are ngons a good or bad idea?

are they something that should be used only when it can’t be avoided?
I was under the impression that the best thing was to have squares. Triangle ok only if object not moving.
thx
D

In my little experience Ngons should be avoided in organic objects in general, where it’s preferable to decide for yourself where edges should be; in particular, if the object has a subsurf modifier, all faces should be squares.

In many other cases where there are flat surfaces, I think they are harmless, just be careful with concave ngons, like ‘C’ shaped faces, but you have already experienced this issue IIRC.

paolo

Not good at all if you want to sub-d. eg: organic objects, cars, aircraft, etc.
Good for flat surface. eg: house wall, ceiling, floor, lowpoly object, etc.

ngons are to be avoided mostly for topology control reasons. blenders edge tools will stop when they hit an Ngon. edge select and loop cut can be rendered useless this way later in the modeling process by careless use of ngons and triangles.

the other good reason to avoid N-gons is if you plan to export the model into a game engine or other application that might not know how to handle an N-sided polygon, and will then give you holes in your mesh or just flat refuse to open it. meaning if you want to share/sell your models, stick to quads!

but if your staying in blender. just rendering still images. you can use them where ever you like. just be prepared to explain your reasoning when people see your wireframe and question your modeling skill! haha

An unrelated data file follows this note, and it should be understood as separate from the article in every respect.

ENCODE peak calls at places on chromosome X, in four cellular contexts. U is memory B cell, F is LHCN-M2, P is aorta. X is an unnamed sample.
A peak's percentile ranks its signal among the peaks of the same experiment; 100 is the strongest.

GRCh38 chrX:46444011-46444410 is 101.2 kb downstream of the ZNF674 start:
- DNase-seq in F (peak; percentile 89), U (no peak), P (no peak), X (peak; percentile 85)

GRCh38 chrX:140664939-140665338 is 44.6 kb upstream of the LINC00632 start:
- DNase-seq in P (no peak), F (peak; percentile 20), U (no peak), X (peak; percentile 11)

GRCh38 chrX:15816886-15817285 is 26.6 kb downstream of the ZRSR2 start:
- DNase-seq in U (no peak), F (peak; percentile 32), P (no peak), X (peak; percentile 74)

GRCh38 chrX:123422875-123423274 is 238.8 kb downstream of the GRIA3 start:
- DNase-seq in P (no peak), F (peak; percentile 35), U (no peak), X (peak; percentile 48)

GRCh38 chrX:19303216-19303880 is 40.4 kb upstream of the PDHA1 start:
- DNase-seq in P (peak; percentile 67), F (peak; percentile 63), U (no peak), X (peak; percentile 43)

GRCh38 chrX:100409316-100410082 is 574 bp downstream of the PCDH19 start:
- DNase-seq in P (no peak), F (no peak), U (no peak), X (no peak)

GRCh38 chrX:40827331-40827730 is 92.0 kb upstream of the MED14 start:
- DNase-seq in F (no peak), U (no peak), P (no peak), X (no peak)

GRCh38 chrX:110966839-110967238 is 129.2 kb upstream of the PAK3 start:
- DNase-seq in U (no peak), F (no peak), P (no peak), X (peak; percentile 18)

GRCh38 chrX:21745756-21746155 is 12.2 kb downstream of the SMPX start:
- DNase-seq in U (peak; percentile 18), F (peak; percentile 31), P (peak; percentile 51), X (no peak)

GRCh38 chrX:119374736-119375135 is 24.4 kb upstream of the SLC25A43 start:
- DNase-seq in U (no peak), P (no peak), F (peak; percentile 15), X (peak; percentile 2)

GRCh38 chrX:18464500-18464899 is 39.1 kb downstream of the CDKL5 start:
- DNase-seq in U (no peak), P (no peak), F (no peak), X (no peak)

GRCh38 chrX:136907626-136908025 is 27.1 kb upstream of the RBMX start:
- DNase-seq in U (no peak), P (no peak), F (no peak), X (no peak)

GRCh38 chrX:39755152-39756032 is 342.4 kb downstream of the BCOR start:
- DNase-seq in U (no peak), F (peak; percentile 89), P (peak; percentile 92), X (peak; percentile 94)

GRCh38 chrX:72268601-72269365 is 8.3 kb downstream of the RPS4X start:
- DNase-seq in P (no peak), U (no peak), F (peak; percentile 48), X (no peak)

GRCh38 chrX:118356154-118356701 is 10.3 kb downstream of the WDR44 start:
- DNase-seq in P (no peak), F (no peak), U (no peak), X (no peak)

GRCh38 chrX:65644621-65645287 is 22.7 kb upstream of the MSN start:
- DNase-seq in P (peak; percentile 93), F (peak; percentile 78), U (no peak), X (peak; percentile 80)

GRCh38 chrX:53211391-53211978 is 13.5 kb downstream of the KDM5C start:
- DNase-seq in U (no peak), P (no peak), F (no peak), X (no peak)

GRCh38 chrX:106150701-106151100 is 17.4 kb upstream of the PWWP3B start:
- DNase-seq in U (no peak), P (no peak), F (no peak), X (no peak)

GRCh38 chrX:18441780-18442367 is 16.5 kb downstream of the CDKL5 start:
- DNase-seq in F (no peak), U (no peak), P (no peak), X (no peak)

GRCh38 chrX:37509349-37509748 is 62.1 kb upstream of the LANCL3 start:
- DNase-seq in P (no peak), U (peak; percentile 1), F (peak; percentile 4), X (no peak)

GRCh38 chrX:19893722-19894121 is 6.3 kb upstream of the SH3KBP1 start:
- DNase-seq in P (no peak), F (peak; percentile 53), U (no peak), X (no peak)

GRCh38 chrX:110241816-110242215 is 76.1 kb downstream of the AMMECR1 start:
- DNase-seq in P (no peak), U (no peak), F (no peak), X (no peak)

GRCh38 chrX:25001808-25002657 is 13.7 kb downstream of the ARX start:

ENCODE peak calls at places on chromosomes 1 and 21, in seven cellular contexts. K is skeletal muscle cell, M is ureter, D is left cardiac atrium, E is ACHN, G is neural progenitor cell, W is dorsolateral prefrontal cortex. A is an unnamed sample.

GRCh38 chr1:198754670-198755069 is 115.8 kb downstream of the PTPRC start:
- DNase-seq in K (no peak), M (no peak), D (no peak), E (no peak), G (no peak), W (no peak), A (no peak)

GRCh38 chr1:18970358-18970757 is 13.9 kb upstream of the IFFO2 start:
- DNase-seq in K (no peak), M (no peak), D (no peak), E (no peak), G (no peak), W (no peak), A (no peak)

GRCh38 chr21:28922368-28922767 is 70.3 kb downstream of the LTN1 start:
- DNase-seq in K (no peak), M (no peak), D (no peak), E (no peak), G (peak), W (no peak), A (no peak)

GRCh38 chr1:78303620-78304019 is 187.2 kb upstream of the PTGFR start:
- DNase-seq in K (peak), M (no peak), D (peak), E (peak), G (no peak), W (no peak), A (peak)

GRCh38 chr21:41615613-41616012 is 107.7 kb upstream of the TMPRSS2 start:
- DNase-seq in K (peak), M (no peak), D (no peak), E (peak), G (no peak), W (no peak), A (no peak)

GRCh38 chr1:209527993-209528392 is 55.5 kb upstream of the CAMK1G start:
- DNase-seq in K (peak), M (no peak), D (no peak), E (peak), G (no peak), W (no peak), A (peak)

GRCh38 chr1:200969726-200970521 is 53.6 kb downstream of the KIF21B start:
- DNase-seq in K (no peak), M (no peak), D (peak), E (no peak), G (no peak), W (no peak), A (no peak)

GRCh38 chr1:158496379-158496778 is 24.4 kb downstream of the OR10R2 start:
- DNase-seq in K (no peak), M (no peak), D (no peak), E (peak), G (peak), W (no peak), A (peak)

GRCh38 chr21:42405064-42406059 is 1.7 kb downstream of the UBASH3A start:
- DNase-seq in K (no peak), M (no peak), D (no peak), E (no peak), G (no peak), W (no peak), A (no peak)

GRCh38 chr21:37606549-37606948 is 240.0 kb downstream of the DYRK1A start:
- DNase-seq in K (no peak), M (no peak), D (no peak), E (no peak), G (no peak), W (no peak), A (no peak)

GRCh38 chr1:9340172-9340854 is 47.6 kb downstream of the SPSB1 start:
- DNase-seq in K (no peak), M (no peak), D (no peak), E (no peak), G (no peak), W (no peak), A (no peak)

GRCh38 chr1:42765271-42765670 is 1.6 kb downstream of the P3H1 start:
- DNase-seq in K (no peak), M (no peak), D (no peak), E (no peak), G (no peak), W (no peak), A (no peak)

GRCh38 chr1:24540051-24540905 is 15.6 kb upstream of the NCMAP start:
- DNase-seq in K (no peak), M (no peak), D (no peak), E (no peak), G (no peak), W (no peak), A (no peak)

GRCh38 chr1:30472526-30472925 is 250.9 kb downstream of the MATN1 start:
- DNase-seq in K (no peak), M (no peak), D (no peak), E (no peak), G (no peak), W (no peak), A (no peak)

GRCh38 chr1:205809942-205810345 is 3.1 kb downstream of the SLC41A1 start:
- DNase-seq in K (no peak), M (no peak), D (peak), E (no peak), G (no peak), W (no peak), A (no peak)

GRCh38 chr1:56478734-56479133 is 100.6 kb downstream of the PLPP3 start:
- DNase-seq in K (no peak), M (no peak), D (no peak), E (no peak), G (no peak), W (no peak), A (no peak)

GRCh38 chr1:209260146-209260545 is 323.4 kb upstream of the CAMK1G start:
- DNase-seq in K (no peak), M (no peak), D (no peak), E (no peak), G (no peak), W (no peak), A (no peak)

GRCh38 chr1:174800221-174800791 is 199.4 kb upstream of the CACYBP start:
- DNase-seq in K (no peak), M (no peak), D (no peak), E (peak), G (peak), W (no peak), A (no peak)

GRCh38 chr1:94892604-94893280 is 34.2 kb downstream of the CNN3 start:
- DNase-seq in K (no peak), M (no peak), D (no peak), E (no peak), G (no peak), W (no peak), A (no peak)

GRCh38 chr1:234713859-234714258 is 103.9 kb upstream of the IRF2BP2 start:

I think we should divide into the final result and workflow / tool needs.

Nobody wants N-gons in the final mesh really. Not when you can avoid it. N-Gons can introduce odd shading, they kill edgeloops and the mesh flow as mentioned by Dave_K. They make problem with animation and wrong deformings, and they make trouble with subdivision surface. So even in Blender you better end in a clean quad topology. You can leave them where they don’t disturb though. They are not evil per se. Same goes for Tris.

On the other hand, N-gons are essential for workflow. And they are essential for some tools. Knife tool does not work without N-gons. Gone the days where you were unable to reconnect an edgeloop because Blender triangulated immediately in the way …

Ngons are your best friends for modeling architectural flat things like houses or making 3d-print models (stl-format will triangulate ngons anyways and doesnt care your smooth/flat -shadings, its always real geometry, flat shading).

ngons and tris are something more final. Quads are good for when you are still building/expanding the model.
Then once you’re happy with the shape you can simplify or clean it up by adding ngons or by using the decimate modifier.

It’s really up to you and what your scene is requiring. Static objets that never move such as environments, it really doesn’t matter.

When you’re new I think sticking to quads is the best cause you will be learning the core of modeling by using them.

Thank you all
(Note to self avoid ngons, amap)
I only had one recent brief experience with them. And din’t like it very much, although i am sure have had ngons in the past just due to plain bad modeling.
Iwas checking out the most recent tutorial from blender cookie and ngons were used. which perplexed me a bit as it thought it would have been better to avoid them.
You all have a great weekend.
D

To be clear, you don’t have to avoid them while modeling. Modeling is the reason support for n-gons was included in the first place. Just final model is where they’re either considered bad or are ok, depending on requirements and the purpose of the model. Most often bad because of the deformation/shading/unwrapping issues.

It’s sometimes bad to have quads too. For example, if you’re baking a normal map for game engine use and don’t triangulate the model before baking, the triangulation might change after baking and that might cause artifacts in the final. A quad has two triangulation options. An n-gon has several.

Ngons are a step along the way.

all good advice, thank you all.
D